Government Lawyer Admits
Province Bears Some Blame in Westray Tragedy
The first time in eight months of hearings
that anyone employed by the province
has accepted blame for the 1992 disaster
Government Lawyer Admits
Province Bears Some Blame
Endres' Comments Too Little, Too Late
By Beverley Ware
This article appeared in
The Ottawa Citizen
Tuesday, 23 July 1996
STELLARTON, N.S. — The Nova Scotia government failed the 26 men who died in the Westray coal mine, a government lawyer said at the conclusion of hearings into the explosion.
"We now know that we could and should have done better," Reinhold Endres said Monday as he presented the province's summation to the inquiry.
It was the first time in eight months of hearings that anyone employed by the province has accepted blame for the 1992 disaster.
Evidence presented during the hearings painted damning portraits of several parties, including provincial mining inspectors and politicians. Endres said criticism has been legitimate.
"We all appreciate that the deceased and their families were let down; they deserve better," said the Halifax lawyer.
But neither the admission of guilt nor the apology meant much to relatives of the miners who died underground when a buildup of methane and coal dust exploded May 9, 1992.
"It definitely wasn't from the heart," said Allen Martin, whose brother Glenn was killed in the blast.
A lawyer for the Westray families dismissed Endres' comments as too little, too late.
Brian Hebert called inspectors "woefully inadequate" and "irresponsible" for failing to act on safety violations, saying they turned their backs on the miners.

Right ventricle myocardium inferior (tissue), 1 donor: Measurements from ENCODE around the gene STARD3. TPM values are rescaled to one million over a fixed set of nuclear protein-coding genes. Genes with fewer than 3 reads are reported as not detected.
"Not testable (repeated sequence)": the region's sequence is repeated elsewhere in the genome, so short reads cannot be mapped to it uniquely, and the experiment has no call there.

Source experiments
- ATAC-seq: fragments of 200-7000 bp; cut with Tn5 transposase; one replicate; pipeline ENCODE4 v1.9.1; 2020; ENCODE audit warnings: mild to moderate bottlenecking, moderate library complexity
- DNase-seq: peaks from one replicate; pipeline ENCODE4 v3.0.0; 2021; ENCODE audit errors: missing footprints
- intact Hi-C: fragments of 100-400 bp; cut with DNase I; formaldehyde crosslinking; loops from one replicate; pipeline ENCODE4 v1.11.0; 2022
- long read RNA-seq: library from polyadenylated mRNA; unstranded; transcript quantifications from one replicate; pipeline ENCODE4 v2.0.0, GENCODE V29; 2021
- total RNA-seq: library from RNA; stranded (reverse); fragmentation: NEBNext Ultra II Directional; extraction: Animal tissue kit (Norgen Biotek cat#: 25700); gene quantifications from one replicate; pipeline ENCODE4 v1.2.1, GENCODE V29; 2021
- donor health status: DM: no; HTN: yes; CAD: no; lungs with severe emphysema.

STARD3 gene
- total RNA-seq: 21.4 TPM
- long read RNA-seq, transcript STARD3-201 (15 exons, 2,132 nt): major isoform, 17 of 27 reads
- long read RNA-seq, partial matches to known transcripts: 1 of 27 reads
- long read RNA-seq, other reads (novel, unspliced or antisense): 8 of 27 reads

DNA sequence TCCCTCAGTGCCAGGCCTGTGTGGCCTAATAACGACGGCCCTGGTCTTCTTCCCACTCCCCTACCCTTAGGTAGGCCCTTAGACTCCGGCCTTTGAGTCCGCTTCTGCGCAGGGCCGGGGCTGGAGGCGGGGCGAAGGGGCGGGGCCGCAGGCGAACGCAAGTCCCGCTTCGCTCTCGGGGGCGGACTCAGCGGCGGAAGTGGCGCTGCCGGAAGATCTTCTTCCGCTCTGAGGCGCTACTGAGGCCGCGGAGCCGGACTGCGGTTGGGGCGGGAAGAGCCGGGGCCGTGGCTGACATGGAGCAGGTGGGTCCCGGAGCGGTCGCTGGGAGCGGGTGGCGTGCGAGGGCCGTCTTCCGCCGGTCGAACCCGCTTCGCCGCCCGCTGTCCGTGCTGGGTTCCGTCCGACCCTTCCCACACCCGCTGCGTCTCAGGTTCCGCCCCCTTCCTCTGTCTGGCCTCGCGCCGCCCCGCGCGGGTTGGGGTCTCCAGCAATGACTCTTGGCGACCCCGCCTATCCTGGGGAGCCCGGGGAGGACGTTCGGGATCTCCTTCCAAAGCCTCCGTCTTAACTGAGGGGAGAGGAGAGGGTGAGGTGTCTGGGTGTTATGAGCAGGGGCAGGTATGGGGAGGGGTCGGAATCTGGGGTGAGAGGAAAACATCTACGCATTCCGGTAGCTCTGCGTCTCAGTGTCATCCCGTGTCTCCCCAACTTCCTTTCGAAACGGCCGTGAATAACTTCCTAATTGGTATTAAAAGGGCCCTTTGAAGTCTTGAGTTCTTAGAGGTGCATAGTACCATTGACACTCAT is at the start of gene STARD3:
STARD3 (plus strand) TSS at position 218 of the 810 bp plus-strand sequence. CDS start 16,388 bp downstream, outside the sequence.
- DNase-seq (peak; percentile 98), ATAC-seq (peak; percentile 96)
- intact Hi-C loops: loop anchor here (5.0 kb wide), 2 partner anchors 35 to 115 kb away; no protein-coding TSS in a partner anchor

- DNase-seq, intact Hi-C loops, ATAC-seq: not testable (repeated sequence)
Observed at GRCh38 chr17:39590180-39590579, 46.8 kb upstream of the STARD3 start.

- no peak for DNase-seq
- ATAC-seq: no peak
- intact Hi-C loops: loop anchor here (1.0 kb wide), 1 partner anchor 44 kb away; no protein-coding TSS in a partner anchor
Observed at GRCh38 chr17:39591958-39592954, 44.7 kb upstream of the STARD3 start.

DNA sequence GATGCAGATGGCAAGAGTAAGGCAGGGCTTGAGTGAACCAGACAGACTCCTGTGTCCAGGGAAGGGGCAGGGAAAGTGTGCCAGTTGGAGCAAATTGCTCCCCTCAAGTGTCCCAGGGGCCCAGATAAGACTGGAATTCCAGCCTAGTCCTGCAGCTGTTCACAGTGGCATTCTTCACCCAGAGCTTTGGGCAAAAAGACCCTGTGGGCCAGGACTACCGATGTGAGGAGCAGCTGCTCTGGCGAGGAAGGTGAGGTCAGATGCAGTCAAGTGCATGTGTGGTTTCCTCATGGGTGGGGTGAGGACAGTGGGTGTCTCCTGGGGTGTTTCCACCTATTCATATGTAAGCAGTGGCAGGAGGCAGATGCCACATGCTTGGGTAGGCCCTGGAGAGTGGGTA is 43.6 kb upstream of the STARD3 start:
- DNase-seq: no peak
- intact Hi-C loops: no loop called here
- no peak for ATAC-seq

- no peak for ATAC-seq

Hebert called for a "complete housecleaning within the departments involved in this disaster."
Endres said inspectors failed in their duties at Westray, that they were too closely aligned with mine management and not accessible to the miners.
But Endres also said by their own admission, the inspectors didn't have the proper leadership, tools or training to do their jobs.
The lawyer representing former Westray miners charged that the coal mine was allowed to operate in a regulatory vacuum created by politicians who placed economic wealth ahead of worker safety.
Roberts said mine managers Gerald Phillips and Roger Parry are directly responsibility for working conditions because they took complete control of all aspects of the mine.
It's not known when inquiry head Justice Peter Richard will report.
No more witnesses are scheduled.
Go To: Westray Scrapbook Fifty clippings about the Westray coal mine disaster
Go to: Main Westray Coal Mine Disaster page
Go to: Westray Public Inquiry online transcript of testimony
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